The National Protectorate closest to Cairo is on the fringes of the southern city suburb of Maadi, built during the 1920s and now home to a large number of expats. Wadi Degla is an ancient river bed that was gouged out of the rock 60 million years ago, leaving marine fossils and dried waterfalls behind in this desert landscape.
Walk between the high cliffs along the flat valley bed, or take a quick scramble up the right-hand side of the Wadi just after the gate. From the top of the cliffs you get views over the southern and eastern parts of the city, stretching over to the pyramids. At the weekend you’ll share Egypt’s ‘Grand Canyon’ with walkers, joggers and picnicking families.
Get the Metro to El Maadi station and then take a taxi. Ask for Wadi Degla in Zahraa el Maadi. You may need to specify you want the Protectorate, as there is a sporting club housing an Egyptian premiership football team called Wadi Degla as well! Look out for the brown signs to follow when you are on the Autostraad.
Wadi Degla costs 5LE to enter and is open from sunrise to sunset. Bring plenty of bottled water, and don’t forget your binoculars.
It's in Gezira - just up from Zamalek, and usually has a good range of shows on - while I was here for four months they had a couple of Operas, lots of Symphony stuff, a few Ballets and (in late November), a Harry Potter play.
It's horribly cheap (25-35LE (about £3) for a mainshow) - but if you're looking for grandeur, make sure you get tickets to the Main Hall show, the Small Hall is underwhelming.
Their website (and lots of other listings websites) lie about their program, so it's best to get down there to ask. Or call (they speak English)
Tell your taxi driver "Op-err-aa, Gezira" - costs about 5LE from Zamalek and Mohandiseen
Telephone number is 02 7398132
Once the home and garden of a wealthy Swiss businessman, the Swiss Club was donated to the Swiss community of Egypt. Today, however, it is open to all for a small fee, although it tends to be an expat hangout. If the bustle of Cairo becomes too much to bear you can bring your family to this green oasis and enjoy reasonably priced good food and a relaxing atmosphere. Other activities include barbecues, car boot sales and bazaars.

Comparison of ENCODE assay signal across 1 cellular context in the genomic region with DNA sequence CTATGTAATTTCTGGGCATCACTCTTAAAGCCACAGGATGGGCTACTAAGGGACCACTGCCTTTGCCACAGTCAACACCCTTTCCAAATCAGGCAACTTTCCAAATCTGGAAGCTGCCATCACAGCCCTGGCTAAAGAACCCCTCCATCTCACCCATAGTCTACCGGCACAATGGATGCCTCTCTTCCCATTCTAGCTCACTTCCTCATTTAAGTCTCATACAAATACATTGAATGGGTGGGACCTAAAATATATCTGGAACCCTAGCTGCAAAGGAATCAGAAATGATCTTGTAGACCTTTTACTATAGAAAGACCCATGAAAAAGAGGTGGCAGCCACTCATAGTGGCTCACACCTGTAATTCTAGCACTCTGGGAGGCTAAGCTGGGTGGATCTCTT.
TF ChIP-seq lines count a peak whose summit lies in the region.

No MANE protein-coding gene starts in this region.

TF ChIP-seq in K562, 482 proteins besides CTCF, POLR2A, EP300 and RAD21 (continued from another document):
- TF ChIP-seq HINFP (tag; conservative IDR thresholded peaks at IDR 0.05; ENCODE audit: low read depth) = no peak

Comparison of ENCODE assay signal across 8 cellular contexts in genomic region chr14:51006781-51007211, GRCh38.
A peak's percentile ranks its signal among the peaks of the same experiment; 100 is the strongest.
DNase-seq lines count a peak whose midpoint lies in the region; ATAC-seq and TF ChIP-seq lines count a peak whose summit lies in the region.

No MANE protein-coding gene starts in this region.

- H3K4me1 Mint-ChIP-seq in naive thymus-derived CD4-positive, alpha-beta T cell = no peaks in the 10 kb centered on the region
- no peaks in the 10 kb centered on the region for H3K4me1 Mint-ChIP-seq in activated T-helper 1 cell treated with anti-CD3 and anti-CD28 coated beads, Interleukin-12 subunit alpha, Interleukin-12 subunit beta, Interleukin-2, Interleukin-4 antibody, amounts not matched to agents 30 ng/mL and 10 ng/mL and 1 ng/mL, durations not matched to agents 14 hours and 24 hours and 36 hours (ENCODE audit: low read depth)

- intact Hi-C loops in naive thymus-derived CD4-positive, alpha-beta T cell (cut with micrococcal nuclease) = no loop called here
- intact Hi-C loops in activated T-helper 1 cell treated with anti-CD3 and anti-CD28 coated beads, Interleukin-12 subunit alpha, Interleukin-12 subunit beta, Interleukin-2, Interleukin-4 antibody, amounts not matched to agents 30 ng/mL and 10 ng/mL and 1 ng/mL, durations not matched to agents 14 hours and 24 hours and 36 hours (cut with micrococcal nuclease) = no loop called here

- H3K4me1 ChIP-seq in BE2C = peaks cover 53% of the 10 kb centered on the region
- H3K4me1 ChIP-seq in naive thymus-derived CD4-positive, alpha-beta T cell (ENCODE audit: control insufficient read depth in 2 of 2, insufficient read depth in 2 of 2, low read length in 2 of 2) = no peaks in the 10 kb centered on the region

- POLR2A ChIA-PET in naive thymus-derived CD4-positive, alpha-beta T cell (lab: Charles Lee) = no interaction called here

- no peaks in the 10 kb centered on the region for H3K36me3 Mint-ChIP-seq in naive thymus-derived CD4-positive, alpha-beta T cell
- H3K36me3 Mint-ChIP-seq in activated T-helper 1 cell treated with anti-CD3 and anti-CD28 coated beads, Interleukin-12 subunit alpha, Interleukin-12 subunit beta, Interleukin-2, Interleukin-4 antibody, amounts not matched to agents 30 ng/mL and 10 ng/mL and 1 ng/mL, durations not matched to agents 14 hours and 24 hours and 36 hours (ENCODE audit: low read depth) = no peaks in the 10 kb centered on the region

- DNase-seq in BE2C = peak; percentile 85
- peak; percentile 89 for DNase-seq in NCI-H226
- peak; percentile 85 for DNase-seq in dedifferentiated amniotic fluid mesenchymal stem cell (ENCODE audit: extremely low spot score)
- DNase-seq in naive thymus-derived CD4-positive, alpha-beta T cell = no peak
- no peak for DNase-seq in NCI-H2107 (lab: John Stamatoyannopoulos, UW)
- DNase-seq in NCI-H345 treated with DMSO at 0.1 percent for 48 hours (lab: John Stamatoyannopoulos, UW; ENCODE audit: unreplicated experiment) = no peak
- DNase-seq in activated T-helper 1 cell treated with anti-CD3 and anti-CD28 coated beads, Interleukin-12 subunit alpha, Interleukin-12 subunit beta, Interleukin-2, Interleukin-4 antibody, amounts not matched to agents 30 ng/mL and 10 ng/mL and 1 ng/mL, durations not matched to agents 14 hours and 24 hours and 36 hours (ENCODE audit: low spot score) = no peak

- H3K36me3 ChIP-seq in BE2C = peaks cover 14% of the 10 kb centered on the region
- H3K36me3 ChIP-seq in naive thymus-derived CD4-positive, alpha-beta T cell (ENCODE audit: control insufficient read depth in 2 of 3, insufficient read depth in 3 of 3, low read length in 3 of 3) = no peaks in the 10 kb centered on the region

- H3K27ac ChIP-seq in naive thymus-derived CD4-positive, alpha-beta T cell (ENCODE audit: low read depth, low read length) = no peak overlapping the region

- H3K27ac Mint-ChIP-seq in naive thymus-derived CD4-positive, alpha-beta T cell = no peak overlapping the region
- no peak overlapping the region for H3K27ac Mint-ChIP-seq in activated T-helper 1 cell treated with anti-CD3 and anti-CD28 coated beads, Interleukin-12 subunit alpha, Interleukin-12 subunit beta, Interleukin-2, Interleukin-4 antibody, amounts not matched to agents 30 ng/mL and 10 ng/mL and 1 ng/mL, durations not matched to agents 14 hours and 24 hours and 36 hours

The Swiss Club, Villa Pax, El Gihad Street (off Sudan Street), Kit Kat Square.
Tel : +20 2 314 2811
Cairo Zoo was once very lovely but is now rather run down. However, if you are in Cairo with children and they have had enough culture and need a break this is quite a fun place to take them.
We went in quite a large group (8 adults and 8 children) but we were the only westerners there. This added so much to the experience - there were several groups of school children visiting and they were so excited to see us there that they were paying more attention to us than to the animals. Our children felt like celebraties. The security men at the zoo were quite concerned about us being pestered and kept shooing the children away. There were also a few teenage boys who were trying to engage us in conversation, but no problems because of the security.
The zoo itself is very cheap - about 2 pence (sterling) per person to get in!! and ten pence to take your camera in. You buy the tickets at a little window outside the zoo and the ladies there speak no english but we were able to communicate easily. Once you get inside you need LOTS of small notes, this is because the zoo keepers need tipping. Lots of the keepers have food for you to feed the animals with such as lettuce for the giraffes and peacocks, bits of fish on long sticks for the sea lions etc. You don't get to feed the lions but you will get taken inside the lion house and so get to see them much closer up.
It was great fun and the animals seemed a lot happier than some we have seen in western zoos and even if their accomodation is a bit shabby at least the enclosures are large.
Giza - we took a taxi.
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